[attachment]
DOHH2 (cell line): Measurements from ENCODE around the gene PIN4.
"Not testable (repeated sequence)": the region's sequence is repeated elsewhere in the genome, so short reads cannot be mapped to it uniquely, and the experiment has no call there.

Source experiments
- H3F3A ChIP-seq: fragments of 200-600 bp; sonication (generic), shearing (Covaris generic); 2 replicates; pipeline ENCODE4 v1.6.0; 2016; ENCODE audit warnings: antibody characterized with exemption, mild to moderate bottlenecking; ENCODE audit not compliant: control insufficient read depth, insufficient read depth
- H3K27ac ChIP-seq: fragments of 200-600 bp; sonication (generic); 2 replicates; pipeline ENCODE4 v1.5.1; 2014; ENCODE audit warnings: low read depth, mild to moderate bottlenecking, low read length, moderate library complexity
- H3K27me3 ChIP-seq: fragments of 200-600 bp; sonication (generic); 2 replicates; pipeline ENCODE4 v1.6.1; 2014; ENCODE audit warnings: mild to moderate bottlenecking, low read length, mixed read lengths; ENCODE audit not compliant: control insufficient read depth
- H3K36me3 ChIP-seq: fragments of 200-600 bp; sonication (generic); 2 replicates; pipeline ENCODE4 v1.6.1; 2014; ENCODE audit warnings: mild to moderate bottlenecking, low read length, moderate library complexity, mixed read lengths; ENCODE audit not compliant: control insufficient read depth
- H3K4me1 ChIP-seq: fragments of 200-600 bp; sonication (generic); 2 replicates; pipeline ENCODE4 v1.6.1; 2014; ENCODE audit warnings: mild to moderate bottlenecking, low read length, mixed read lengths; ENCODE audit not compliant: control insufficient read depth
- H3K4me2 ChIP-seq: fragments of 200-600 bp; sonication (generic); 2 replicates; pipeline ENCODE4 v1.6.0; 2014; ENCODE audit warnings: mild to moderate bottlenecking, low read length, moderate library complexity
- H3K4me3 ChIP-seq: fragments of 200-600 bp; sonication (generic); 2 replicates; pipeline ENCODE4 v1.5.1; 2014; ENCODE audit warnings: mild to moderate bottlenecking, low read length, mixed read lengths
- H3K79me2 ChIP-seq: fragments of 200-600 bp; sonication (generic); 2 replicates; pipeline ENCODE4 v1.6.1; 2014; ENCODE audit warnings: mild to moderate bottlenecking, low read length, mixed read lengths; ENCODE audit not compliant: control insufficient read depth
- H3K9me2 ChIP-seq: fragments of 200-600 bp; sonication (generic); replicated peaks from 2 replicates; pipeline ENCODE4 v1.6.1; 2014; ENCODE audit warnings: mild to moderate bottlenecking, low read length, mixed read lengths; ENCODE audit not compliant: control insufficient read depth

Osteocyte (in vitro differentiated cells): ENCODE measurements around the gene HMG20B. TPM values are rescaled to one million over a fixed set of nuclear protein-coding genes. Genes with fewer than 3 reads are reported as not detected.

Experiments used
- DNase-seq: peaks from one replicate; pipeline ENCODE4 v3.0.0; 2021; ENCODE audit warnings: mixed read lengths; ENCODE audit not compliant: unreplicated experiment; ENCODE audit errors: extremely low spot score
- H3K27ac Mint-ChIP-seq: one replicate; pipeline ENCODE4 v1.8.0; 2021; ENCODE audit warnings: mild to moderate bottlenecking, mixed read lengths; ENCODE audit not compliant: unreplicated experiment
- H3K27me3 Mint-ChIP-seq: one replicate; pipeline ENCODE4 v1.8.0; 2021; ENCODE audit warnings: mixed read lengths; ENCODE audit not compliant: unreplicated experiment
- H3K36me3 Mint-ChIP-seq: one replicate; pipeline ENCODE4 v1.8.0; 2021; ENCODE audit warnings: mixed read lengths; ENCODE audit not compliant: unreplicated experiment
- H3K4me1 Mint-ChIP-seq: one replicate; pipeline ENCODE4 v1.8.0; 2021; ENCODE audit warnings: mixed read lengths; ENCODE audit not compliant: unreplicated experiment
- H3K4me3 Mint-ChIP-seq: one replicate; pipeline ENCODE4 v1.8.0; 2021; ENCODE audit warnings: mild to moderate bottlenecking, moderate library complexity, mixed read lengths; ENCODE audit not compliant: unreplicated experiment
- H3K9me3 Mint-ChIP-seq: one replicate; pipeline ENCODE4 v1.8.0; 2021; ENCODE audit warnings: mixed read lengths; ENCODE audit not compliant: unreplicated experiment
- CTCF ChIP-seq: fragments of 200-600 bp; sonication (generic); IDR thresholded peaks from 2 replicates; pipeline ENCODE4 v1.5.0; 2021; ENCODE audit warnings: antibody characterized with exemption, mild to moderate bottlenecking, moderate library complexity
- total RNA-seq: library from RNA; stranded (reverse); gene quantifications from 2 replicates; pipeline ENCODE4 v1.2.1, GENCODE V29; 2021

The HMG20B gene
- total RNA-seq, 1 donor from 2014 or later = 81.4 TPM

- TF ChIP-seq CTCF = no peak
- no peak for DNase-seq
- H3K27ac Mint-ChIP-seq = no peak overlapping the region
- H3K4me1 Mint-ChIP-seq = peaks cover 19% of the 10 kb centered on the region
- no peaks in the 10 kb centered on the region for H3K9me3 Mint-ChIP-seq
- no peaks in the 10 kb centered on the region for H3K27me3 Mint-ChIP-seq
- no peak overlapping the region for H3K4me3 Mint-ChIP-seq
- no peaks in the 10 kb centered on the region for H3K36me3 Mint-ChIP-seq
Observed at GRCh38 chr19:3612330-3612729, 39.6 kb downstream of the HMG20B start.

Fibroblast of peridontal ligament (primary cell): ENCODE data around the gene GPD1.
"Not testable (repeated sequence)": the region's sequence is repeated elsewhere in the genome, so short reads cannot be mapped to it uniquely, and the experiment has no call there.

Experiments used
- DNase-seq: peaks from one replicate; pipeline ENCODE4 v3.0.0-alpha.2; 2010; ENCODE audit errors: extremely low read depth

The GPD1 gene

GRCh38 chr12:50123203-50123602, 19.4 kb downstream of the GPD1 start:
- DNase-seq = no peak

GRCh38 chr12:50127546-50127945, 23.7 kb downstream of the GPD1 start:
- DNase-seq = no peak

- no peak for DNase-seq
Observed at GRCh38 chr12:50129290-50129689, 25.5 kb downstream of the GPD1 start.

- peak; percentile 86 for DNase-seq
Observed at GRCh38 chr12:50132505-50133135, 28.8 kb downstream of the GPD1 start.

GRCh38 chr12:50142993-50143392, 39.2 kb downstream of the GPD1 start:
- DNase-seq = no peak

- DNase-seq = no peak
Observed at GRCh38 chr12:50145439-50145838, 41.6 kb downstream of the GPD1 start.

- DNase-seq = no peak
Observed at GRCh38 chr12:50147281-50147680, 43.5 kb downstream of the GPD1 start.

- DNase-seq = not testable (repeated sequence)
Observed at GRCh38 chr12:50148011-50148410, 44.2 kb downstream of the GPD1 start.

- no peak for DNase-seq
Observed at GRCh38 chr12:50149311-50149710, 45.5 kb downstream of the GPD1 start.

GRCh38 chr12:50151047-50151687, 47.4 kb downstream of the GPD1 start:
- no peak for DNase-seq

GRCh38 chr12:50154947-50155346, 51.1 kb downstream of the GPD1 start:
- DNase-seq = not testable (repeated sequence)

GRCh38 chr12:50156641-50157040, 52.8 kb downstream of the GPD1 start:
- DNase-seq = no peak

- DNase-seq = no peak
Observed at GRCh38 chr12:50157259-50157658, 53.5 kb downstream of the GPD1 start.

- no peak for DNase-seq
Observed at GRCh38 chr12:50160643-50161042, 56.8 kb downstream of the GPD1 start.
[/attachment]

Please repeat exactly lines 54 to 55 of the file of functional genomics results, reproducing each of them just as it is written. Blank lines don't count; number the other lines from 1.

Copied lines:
- DNase-seq = not testable (repeated sequence)
Observed at GRCh38 chr12:50148011-50148410, 44.2 kb downstream of the GPD1 start.